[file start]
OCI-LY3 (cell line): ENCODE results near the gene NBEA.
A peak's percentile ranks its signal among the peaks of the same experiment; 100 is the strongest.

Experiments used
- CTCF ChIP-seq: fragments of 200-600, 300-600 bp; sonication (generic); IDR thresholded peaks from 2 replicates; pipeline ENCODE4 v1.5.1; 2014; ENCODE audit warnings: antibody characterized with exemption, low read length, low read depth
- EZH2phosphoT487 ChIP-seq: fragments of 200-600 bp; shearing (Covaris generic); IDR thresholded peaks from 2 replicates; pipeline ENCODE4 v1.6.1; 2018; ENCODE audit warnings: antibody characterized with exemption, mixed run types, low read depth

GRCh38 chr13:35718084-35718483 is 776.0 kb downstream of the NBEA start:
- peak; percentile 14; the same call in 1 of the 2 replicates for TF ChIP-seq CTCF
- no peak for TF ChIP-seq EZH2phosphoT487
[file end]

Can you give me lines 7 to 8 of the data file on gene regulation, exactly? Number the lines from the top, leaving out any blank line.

- peak; percentile 14; the same call in 1 of the 2 replicates for TF ChIP-seq CTCF
- no peak for TF ChIP-seq EZH2phosphoT487